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Roy Challen

Sky Watcher EQ3-2 Pro Mount

9 posts in this topic

Hello Everyone,

I've been a member here for a while now, I've enjoyed reading all the views, opinions, and advice that people here have to offer and now I wish to make some real contributions myself. So, here is my first review, aimed at beginners as we all were at some point.

Sky-Watcher EQ 3-2 Pro Mount    (6/2/2014)

This review is mainly intended for first time buyers of a computerised equatorial mount (as I myself was).

The first thing one should try to be aware of is the physical size of the mount. In astronomy magazine advertising pictures, all the mounts appear to be roughly the same size. This is not the case- they can vary considerably, especially in weight! The EQ3-2 Pro is much heavier than it looks on paper. It measures around a metre in height (to the dovetail clamp) with the tripod legs fully retracted. So, if you have never owned or used an equatorial mount before, I would suggest going along to a shop and ‘trying it out for size’. This is without a telescope mounted on it.

Upon arriving back home with my new purchase, I began to unpack. The packaging itself is very good, so if you do order online, then there is no need to worry about damage. Mine had already been unpacked at the showroom as I had requested to look at it beforehand. If you are at all technologically minded then assembly won’t take very long. However, the supplied instructions are clear and easy to understand.

Construction of the mount itself is very good, there is no play or wobble evident on either axis, and rotations for both axes are smooth. Using the slow motion controls (I fitted them because they were supplied- there are slight burrs inside their locating holes, easy enough to remove), there is very slight backlash, and some stiffness. The stiffness could be due to the mount being new and will hopefully disappear after time. The tripod is aluminium. At full retraction (shortest height) it is stable and certainly up to the job, although I suspect its effectiveness will be markedly less at further extensions. A weak point would be the clamps that ‘squeeze’ the legs to hold them at the required height. They are made of plastic, and although they will do the job, I can’t help thinking that this was a fairly unnecessary cost-cutting measure. Another minor point is that the motor drive gears are visible. Although I don’t see that as a major problem (I don’t intend to immerse the mount in sand!), would it have been so hard to extend the motor casings sufficiently to provide protection for the whole drivetrain?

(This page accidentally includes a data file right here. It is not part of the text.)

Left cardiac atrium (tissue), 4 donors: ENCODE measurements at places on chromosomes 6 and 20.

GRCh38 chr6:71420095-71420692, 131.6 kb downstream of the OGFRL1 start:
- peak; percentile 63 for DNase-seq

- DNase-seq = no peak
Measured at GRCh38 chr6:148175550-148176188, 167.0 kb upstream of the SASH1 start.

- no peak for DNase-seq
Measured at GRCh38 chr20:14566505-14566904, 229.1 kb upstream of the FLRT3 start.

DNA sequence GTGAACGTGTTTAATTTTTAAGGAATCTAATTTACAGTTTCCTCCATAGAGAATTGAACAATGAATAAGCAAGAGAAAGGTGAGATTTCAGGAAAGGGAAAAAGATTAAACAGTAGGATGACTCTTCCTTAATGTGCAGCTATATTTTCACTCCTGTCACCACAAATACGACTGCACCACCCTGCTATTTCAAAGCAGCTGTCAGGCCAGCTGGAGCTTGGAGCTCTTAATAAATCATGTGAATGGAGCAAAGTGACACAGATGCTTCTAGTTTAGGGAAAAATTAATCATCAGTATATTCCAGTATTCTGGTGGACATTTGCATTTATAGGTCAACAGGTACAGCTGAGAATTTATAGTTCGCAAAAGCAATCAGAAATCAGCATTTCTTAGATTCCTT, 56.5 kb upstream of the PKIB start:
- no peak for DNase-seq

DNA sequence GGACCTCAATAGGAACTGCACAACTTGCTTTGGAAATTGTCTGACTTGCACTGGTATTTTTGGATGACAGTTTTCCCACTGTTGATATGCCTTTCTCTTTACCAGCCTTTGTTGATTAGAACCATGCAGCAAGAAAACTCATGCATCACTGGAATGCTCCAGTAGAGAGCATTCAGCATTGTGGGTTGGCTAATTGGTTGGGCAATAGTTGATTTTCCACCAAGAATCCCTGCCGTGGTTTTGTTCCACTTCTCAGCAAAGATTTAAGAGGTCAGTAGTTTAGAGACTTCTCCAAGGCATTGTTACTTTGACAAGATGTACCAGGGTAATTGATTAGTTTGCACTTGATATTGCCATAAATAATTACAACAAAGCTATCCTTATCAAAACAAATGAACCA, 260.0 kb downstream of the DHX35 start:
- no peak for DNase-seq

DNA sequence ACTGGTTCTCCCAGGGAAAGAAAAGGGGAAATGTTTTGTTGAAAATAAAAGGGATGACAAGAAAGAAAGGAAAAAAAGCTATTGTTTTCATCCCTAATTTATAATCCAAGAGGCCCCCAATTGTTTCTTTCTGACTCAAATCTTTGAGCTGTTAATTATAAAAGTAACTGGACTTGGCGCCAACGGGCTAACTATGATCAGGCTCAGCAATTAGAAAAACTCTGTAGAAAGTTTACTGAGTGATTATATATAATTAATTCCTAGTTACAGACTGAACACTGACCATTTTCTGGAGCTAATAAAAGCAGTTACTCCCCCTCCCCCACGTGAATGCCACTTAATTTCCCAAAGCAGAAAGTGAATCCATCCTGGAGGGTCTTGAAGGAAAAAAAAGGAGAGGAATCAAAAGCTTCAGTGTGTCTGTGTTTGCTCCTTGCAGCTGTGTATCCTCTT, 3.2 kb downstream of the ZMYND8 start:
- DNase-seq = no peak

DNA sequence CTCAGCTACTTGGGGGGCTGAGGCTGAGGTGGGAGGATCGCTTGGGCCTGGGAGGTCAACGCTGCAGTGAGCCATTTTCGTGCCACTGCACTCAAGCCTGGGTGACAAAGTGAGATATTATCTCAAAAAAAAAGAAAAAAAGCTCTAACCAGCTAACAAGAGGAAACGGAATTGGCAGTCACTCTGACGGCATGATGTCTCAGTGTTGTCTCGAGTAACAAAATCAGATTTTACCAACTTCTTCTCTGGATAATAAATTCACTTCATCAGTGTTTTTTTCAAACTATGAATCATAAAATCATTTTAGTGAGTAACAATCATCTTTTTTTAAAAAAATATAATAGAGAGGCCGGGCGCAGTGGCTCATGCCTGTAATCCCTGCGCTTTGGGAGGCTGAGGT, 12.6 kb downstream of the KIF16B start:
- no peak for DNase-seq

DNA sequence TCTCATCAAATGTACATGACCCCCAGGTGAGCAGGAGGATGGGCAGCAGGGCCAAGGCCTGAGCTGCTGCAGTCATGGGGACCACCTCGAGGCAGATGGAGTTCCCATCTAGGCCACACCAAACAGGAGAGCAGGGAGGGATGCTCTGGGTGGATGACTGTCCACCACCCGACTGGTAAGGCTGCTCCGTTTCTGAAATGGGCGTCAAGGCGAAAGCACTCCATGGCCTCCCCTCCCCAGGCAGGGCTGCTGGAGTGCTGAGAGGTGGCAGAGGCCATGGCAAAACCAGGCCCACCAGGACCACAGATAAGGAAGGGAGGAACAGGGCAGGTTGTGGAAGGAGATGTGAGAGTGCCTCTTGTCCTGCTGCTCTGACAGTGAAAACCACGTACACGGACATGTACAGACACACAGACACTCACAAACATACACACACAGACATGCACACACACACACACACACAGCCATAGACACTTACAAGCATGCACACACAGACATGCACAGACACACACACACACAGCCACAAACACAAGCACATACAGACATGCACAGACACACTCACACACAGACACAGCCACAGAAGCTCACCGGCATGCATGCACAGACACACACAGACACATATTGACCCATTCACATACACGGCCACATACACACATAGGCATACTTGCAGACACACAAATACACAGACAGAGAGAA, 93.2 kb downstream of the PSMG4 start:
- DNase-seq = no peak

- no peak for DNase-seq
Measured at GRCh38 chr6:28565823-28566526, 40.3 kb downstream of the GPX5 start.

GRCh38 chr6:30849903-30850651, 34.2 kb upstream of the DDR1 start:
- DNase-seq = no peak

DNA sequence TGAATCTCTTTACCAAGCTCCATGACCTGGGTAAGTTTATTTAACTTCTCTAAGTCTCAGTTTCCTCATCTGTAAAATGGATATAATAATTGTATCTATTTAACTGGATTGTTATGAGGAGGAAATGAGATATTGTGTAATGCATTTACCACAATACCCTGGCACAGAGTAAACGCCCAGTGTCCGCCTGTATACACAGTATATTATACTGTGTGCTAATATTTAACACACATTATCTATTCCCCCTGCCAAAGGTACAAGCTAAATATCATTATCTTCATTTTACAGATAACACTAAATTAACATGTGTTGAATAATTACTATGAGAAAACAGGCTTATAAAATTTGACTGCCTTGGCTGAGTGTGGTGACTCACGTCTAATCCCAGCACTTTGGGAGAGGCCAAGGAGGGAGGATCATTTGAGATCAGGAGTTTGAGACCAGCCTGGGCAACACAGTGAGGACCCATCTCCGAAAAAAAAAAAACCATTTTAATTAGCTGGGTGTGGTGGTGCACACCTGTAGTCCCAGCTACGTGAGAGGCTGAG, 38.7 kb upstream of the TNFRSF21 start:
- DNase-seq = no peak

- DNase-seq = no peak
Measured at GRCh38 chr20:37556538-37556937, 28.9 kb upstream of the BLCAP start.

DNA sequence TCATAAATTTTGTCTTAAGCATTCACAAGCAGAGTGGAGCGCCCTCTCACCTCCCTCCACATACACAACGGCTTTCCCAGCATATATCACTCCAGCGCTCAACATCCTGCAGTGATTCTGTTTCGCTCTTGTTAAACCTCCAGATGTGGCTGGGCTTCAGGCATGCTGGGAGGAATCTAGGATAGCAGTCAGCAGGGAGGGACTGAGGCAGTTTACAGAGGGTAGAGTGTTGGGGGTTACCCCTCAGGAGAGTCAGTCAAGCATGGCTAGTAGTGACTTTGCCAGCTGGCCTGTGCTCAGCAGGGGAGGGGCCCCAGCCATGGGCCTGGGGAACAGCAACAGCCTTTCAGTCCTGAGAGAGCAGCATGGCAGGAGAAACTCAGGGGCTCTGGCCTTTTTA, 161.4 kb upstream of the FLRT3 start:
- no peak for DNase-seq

Before using the mount, the polar scope needs to be aligned to the mount. The procedure detailed in the manual is easy to follow, although you will need to read appendix A to find it! I would have placed it before the Polar Alignment procedure. However, the small Allen key needed to adjust the three grub screws was missing – not a big problem as I have plenty of tools at home. All other tools necessary to assemble the mount are supplied.  The procedure for Polar alignment is equally easy to follow.

It was some time before I had the chance to use the mount- I also needed a power supply and tube rings- but when I first set everything up, I found that the Declination motor gears didn't engage with each other. This was remedied by adjusting the said motor until they meshed.

Out at my observing site, I had no problem setting up, and carrying out the polar alignment was straightforward (I practised a couple of times at home first). I used the 3-star alignment procedure, following the prompts on the handset. It is better to spend the time to make sure that the mount is properly polar aligned in the first place, rather than to let the handset do the work- the pointing will be more accurate in the long run. With my Meade ETX 70 OTA on the mount I found the target dead centre in the field of view, using a 25mm eyepiece, each time and it remained in the field of view for as long as I wished to view the target, even using a 10mm eyepiece.

To end this review, I would like to add that the service I received from Tring Astronomy Centre was second to none. Both Jane and Neil were extremely helpful in explaining the mount to me. They offered my wife and I coffee while we were talking. In addition, they gave us a lift to the train station (about a mile away) which was fantastic because the packaged mount weighed 19kgs and would have been very difficult to carry to the station on my shoulders!